Capital & Maintenance Case Study

Part 2: Rewarding Careers in Structural Engineering – Engineering Structures with 20MM lb. Cyclical Live Loads in Refineries

Sep 8, 2022 | Case Studies - Capital & Maintenance | 0 comments

Industrial facilities are full of interesting structural engineering challenges.  One of the most challenging structures are in refinery “Coker” units.  A coker unit converts what would otherwise be a refining waste stream into valuable fuels, leaving behind industrial coke, which is similar in appearance and texture to charcoal.  The coke is then commonly sent to steel mills as a fuel source in steel production.  A typical coker has 4 or more coke drums, which are large vessels.  The process results in the drums filling with a liquid product that is processed into the solid coke, then the coke is cut into small pieces within the drum, which is then dumped through a chute at the bottom of the drum into a pit for further handling.

One of the most challenging structures are in refinery “Coker” units

Using the photo above as an example, at any given time, drums 1 and 4 may be full, 2 and 5 half full, and 3 and 6 unloading.  The drum loads when empty are 200,000 to 300,000 lbs., and can be 2 to 3 million lbs. when full.  Structural engineers must account for the typical environmental loads on an open structure, but also must account for these extremely high dead and live loads and that the live loads are continually changing in location and magnitude.

Brindley Engineering works with coking units on a routine basis to conduct condition assessments in the field of these structures, develop engineering repairs for defective components, design new portions of these structures, provide construction engineering for the removal of the drums, and many other projects.

Some examples of what our structural engineers have done with cokers include:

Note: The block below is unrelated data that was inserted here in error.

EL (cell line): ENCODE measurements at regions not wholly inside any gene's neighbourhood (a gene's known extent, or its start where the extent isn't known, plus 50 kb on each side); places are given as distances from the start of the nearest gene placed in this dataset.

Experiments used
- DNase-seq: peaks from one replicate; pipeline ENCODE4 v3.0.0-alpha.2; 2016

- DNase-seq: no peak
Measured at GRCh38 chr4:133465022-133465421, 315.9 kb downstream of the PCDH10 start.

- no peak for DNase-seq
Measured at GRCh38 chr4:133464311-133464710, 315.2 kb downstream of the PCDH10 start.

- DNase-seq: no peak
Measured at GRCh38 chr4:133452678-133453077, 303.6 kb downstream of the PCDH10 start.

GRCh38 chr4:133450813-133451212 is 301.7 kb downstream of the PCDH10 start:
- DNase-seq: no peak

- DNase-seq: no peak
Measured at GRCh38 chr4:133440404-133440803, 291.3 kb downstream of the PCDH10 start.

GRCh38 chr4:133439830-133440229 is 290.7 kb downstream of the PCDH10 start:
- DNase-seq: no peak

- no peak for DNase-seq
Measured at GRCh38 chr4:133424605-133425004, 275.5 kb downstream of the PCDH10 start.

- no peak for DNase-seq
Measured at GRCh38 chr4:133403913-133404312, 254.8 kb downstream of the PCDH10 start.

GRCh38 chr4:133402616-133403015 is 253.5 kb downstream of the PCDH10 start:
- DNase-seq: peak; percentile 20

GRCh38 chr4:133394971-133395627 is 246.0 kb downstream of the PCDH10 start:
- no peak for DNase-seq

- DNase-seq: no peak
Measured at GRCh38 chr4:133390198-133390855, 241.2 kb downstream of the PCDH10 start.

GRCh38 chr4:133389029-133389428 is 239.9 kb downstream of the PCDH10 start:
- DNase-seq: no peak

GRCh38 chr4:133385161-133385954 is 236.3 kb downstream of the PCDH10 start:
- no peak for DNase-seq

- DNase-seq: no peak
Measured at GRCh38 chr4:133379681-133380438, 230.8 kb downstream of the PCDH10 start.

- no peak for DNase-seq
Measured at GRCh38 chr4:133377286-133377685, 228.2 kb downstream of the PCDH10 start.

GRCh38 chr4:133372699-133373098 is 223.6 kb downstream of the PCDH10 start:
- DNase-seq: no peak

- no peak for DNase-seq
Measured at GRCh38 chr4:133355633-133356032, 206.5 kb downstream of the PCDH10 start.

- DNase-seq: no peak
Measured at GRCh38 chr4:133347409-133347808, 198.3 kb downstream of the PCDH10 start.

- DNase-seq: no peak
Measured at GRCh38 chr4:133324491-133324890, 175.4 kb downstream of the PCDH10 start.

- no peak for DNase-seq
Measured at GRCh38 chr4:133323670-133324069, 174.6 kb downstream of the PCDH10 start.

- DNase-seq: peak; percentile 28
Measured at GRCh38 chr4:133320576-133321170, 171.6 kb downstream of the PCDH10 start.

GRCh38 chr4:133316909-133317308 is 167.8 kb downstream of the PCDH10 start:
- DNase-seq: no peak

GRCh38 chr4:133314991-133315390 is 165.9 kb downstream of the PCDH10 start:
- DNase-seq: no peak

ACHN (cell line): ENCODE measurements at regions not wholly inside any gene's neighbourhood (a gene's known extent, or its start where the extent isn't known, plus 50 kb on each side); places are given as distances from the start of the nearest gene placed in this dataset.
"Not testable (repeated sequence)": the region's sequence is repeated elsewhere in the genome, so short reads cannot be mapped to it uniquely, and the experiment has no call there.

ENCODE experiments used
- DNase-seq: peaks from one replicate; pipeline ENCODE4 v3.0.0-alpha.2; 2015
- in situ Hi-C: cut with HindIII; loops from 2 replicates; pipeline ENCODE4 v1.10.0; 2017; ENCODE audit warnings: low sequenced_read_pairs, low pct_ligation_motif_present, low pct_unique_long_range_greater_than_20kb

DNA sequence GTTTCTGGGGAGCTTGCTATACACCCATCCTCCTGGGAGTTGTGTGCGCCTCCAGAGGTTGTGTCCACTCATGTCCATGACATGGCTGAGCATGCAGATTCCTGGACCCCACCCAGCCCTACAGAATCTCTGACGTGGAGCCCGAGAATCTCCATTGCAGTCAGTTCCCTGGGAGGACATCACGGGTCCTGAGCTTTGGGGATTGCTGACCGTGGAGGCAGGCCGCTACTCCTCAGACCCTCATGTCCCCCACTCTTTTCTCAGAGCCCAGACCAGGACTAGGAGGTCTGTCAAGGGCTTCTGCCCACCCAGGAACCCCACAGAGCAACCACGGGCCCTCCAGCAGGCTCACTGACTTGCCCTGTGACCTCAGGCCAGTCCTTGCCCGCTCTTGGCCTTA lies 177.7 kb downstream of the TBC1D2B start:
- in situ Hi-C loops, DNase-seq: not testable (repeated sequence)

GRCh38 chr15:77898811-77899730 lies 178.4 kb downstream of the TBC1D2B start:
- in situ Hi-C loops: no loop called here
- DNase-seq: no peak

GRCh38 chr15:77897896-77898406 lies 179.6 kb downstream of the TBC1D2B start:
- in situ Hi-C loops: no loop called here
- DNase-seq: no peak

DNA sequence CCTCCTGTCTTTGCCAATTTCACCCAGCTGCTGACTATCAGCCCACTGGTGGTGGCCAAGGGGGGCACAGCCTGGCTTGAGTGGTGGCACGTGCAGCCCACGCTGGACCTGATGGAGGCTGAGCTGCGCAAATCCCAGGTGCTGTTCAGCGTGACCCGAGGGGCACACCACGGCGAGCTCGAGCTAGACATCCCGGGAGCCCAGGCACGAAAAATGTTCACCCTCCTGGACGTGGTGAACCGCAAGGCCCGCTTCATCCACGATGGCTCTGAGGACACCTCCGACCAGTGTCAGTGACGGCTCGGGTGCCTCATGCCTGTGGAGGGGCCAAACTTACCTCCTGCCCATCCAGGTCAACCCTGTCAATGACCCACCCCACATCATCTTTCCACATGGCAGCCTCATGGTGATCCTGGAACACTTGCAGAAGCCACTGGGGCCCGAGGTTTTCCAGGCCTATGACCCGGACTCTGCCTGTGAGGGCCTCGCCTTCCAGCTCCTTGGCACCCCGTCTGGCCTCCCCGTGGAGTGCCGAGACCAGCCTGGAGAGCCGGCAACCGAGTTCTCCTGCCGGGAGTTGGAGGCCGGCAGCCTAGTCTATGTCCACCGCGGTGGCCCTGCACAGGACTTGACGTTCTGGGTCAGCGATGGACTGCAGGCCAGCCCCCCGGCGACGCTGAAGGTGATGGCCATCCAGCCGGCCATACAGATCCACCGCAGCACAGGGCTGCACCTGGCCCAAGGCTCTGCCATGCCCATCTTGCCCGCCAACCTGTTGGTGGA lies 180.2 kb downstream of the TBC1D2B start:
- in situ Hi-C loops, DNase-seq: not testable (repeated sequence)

• Built finite element analysis (FEA) models of the unit, applying the environmental loads including high wind and seismic loads, and analyzed the structural components in both a new and deteriorated state to determine risk of failure, both locally and due to systemic collapse.
  • Assessed the condition of the in-situ concrete and designed post-tensioning systems to strengthen portions of these structures, such as reinforced concrete decks greater than 4 feet thick.
  • Conducted complex analysis of the primary columns (often made of square, reinforced concrete, greater than 4 ft wide per side) to determine end of life and probability of failure, then used that data to construct construction repair sequencing plans and construction drawings
  • Analyzed the Coker derricks to determine suitability for removal, then developed the engineered lifting and rigging plans to remove these structures, which are about the size of a 16-story building, made of steel trusses.
  • Overseen field activities as the construction engineering team, representing the facility owner.

Brindley Engineering’s structural team has conducted these types of assessments, analysis, engineering, design, and construction oversights projects and many more.  In part 3 of this series, we’ll focus on a fascinating sub-part of the coker unit called the coke chute, which is subjected to impact loads created from 3 million lbs. of coke being dropped onto the chute at temperatures greater than 500 deg F.

We are looking to expand our structural department.  Start or continue your structural engineering career with Brindley today!

coker drawing for refinery
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